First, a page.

I also must take this time to warn the new entrepreneurs out there — most businesses take three years to become successful. THREE YEARS. A successful business doesn’t happen overnight. It takes knowledge, energy, hard work, and time to build a finically viable business.
I’m happy and admittedly proud to say that, now in 2018, I’ve operated a creative services business for more than 30 years. But never did that happen without support. And sometimes that support was a job. Yes! I’ve been an employee many times while also running my own business. Is that shocking? Or, does it make sense?
Sometimes I worked my business part time. Sometimes I worked it full time. Sometimes my business was just a side gig to a full-time job as an employee. But always, its success was directly related to its financial support. Right now, it supports itself financially. But at other times, financial support had to come from other sources — especially at the start.
Stuff happens — stay flexible
Nicely put, STUFF HAPPENS. People get divorced. They move. They have children. They get sick. Loved ones die. You can suddenly face, at any point in your life, an unforeseen, unexpected financial burden. To dig your heels in, stand steadfast, and say, “I’ll never work a job again while I have my own business” is foolish at any stage of career or life you might be in — whether you are just starting out as a business owner or you’ve been already at it for a while.
So what I tell small, budding entrepreneurs is this: Don’t leave your day job. But don’t abandon your “dream” business either.
Instead, turn around your mindset. That job you “hate” needs to be the job you “love,” because it supports your dream. The hate quickly will drive you out of that job by pushing you all the harder to turn your business into a success. The realization that this job you hate supports you will help you love it and keep you in it, at least until the business can support itself.
That’s the goal. You want your business operating and chugging along independent from any outside support before you take the full leap.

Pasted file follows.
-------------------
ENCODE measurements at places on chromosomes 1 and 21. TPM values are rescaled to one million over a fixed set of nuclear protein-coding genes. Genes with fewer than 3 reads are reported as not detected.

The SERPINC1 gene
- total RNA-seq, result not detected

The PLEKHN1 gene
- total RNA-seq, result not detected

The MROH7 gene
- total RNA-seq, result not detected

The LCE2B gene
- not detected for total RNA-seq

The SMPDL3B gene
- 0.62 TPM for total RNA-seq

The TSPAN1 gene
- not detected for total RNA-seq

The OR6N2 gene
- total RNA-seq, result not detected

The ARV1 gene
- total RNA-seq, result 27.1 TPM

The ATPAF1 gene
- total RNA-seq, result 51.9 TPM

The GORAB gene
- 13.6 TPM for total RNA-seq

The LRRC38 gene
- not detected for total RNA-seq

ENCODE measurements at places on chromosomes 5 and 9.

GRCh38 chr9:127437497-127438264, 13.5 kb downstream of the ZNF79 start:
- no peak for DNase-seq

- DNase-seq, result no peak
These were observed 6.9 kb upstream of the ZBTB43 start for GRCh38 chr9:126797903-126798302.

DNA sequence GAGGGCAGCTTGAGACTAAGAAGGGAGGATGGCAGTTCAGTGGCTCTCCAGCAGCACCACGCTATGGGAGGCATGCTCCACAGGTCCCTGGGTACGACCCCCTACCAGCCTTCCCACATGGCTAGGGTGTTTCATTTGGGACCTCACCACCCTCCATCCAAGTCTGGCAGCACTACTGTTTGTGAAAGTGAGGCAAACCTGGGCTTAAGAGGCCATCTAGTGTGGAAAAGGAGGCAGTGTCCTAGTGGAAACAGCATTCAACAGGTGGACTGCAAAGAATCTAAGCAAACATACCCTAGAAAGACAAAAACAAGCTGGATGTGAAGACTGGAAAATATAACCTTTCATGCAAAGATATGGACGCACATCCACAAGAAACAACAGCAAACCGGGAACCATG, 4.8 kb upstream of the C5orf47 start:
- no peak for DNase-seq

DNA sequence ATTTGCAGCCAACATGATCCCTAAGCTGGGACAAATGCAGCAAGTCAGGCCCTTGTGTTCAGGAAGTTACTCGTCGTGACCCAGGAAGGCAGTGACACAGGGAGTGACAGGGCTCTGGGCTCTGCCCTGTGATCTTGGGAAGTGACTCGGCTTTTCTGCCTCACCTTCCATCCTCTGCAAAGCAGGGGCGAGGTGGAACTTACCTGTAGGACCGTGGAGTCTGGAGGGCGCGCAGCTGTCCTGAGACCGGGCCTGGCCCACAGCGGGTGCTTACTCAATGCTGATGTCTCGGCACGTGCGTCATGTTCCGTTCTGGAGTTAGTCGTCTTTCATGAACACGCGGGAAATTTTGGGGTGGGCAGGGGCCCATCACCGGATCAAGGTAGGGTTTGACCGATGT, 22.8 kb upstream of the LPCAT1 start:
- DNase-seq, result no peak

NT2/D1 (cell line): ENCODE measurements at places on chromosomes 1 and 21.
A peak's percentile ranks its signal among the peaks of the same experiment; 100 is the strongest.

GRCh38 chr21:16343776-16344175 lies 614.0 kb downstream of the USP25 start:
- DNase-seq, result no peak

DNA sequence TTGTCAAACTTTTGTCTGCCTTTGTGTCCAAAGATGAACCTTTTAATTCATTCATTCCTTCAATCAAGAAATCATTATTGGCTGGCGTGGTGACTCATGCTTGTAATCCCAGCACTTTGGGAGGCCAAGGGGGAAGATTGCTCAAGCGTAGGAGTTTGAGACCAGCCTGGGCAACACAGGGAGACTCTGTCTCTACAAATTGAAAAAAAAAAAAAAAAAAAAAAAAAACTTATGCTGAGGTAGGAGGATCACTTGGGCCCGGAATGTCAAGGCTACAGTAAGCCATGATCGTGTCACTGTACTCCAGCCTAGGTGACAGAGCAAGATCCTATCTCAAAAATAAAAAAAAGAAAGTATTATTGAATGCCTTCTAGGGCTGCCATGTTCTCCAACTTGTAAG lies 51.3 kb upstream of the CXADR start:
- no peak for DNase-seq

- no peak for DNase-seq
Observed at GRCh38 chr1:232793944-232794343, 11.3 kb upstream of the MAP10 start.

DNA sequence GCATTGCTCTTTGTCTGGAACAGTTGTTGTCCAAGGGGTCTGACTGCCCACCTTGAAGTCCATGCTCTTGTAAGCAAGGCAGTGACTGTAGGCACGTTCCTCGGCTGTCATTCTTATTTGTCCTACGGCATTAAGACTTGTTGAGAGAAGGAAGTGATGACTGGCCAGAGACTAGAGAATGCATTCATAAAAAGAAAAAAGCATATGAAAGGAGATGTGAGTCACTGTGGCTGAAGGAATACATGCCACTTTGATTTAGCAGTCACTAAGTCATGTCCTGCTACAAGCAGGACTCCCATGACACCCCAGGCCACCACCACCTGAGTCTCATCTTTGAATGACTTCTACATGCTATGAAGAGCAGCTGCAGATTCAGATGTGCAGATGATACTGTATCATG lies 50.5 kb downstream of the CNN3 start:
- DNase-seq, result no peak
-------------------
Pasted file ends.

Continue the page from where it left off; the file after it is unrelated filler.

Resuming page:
You will also want to have your personal finances in order. Ideally, you should have at the very least 6 months of income saved up — and a year’s worth is even better. When you can free yourself of financial worry, it allows you to concentrate and focus better on making your business a success. That’ll be hard to do — nearly impossible — if you always have the stress and anxiety of trying to pay your bills and survive every month.
I also want to caution that creating financial support by taking on loans and increasing your debt is not the way to go. Imagine digging a hole, jumping in it, and then having to climb out with one hand. Essentially, when you create debt, that’s what you do to yourself and your business, which really, when you think about it, is an extension of you.
One of the best pieces of business advice I learned was from a tortilla company’s owner here in Chicago, who said he never used loans to get where he was, and he became wildly successful. Do businesses take out loans? Sure, all the time. But should you? Probably not — especially when you are just starting out. Don’t set yourself up for a harder road than the one you already have in front of you.
How to start your business so you can leave your job
So if you are currently employed in a full-time job and you want to start a business, here’s my advice:
Work your business’ ass off around that job and let that job financially support what you ultimately want to do.
Use this time to create your business’ foundation. Write your business and marketing plans. Build a client base. Work out any bugs in your business system and model. Get others to know you and your business by offering your services or products for free or at a very low cost. Generate excitment about what you do. Create some positive word of mouth.
As the business starts to support itself, you can back off the job. You can get a less stressful, part-time position, and up the hours you spend on your own business, accordingly.
If you work your business this way, before you know it, you’ll be at a point when you can totally say goodbye to the “j-o-b” and simply work your own successful business — one that promises to last for a good, long time.
Keep in mind — if you need help, that’s why LaCroix Creative is here. We help businesses of all sizes with their creative marketing. And if we aren’t right for you, we will help you find someone who is. We fancy ourselves like Kris Kringle in the 1947 classic movie “Miracle on 34th Street,” by proverbially sending you to other stores if Macy’s doesn’t have what you need! (If you don’t know what I’m talking about, you really should, so watch it on YouTube by clicking HERE!)
Keep supporting your business, and eventually, your business will return the favor.